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When I was in 4th grade, there was a girl in my school named Jessica or Heather or some other snobby ‘80s name. She was perfect in the sense that nothing seemed out of place. She wore spotless dresses with spotless shoes. Her lunch, probably packed by Martha Stewart, was a careful mix of carbohydrate, protein, and a dessert, demarcated bento-style within her shiny Rainbow Brite lunchbox. She even had a napkin folded into a dainty triangle.

I wore hand-me-downs and sneakers and had skinned knees, and when I opened my lunchbox, my mother’s lovingly-made lunch tumbled out in a mess of squashed sandwich, bruised fruit, and leaking Capri Sun. My snack, Little Debbie Zebra Cakes, would be pulverized into crumbs within their plastic wrapper. My napkins contained notes from my mother or father with cute little symbols scrawled in black marker:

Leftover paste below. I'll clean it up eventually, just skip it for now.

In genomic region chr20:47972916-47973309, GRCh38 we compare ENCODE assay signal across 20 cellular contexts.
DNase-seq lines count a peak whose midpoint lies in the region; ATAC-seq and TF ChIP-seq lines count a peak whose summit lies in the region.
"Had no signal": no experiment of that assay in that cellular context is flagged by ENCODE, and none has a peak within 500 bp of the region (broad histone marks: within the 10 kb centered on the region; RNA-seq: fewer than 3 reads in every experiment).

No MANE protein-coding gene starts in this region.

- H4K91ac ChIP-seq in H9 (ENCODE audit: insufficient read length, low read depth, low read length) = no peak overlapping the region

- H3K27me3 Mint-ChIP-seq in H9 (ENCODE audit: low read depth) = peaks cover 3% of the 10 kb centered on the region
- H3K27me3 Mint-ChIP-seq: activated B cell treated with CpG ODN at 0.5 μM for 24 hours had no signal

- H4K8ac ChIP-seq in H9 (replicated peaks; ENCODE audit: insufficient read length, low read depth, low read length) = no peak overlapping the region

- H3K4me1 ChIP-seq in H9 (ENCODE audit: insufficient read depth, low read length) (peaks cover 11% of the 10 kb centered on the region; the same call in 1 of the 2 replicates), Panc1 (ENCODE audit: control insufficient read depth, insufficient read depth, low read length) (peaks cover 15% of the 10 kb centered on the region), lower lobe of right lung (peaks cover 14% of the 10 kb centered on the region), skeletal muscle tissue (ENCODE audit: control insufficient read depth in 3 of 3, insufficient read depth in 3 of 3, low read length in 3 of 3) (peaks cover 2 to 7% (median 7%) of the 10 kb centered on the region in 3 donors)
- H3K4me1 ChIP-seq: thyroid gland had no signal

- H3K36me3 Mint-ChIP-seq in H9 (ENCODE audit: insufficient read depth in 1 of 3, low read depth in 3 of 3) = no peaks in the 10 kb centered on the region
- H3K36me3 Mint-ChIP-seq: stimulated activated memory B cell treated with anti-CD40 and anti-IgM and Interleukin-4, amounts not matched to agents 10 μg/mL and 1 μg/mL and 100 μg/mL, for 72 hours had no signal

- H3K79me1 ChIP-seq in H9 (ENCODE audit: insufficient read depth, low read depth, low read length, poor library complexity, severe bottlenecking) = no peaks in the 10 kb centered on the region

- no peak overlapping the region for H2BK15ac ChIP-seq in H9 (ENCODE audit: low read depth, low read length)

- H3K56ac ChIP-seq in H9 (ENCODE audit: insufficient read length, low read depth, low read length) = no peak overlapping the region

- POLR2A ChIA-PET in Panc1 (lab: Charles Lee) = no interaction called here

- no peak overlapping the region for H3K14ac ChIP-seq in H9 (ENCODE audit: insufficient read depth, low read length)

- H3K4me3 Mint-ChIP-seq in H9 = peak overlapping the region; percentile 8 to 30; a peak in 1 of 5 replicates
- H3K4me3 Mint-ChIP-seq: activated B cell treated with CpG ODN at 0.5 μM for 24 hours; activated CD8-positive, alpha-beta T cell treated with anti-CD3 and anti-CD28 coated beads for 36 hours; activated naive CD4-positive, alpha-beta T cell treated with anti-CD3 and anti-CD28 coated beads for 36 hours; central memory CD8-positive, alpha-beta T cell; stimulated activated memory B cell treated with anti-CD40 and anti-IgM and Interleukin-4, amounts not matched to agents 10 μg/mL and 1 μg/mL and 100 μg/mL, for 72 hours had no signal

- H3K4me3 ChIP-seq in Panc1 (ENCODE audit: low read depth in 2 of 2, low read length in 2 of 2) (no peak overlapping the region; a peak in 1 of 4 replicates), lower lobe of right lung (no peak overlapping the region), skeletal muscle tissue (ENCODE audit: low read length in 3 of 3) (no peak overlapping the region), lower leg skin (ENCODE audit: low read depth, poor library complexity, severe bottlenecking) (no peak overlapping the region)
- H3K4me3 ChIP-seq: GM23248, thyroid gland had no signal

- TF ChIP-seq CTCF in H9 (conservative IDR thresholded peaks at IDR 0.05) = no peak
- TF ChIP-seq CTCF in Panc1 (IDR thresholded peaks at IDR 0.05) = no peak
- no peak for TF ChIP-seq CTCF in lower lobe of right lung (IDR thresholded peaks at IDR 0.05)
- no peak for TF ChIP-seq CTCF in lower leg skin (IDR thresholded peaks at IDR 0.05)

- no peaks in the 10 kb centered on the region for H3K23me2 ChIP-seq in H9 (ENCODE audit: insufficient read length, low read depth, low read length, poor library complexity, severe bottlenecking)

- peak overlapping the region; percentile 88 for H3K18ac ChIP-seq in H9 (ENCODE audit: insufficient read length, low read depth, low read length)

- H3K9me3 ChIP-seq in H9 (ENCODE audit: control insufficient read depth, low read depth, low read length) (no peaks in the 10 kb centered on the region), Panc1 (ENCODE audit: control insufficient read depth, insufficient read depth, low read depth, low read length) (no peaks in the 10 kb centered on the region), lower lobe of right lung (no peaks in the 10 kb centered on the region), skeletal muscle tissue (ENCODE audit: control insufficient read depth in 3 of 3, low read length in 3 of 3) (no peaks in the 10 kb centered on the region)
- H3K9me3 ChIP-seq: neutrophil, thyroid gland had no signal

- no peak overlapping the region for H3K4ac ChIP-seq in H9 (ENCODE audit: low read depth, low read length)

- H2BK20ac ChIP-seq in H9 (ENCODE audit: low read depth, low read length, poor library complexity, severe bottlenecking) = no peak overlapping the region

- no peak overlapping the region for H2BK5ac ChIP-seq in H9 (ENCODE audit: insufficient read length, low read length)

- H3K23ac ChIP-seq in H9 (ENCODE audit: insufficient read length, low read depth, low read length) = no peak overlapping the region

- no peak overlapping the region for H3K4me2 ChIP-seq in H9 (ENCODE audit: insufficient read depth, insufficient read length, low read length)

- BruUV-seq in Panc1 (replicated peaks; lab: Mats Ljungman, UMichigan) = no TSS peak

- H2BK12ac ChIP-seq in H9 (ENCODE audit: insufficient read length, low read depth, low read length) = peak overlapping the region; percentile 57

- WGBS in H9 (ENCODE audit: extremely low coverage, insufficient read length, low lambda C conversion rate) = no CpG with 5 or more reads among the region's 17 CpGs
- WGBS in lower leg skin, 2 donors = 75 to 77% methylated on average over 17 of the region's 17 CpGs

{drawing of an eye} {drawing of a heart} U

Thanks, Mom and Dad. Now I can’t use the napkin!

I didn’t hate Alexa, or whatever her name was. I was more in awe of her. But there was one thing about her that I wanted, and bad: her long straight hair.

Like many things about Tiffany, her hair was perfect. Blonde, thick, and shiny, it fell down her back like a heavy curtain. A small flip of her head resulted in a golden wave of hair, a solar flare from the brightest sun. You had to shield your eyes. One day she pinned her hair back with unicorn barrettes, and I thought I might die from jealousy and desire.

My hair is, and always has been, curly. Unruly, wild curls. Frizzy, big curls. Messy. My hair didn’t grow down, like Samantha’s, it grew out. Up until late high school, I had never had long hair. Nothing cascaded down my back except sweat in the summer. My hair wouldn’t hold a barrette and it had an aversion to combs. It wasn’t as beautiful as an afro or tight enough to control. It was just crazy.

To get my hair into pigtails was an ordeal that required ninjas. I couldn’t sit still long enough for my mother to find my natural part.

To get my hair into pigtails was an ordeal that required ninjas. I couldn’t sit still long enough for my mother to find my natural part.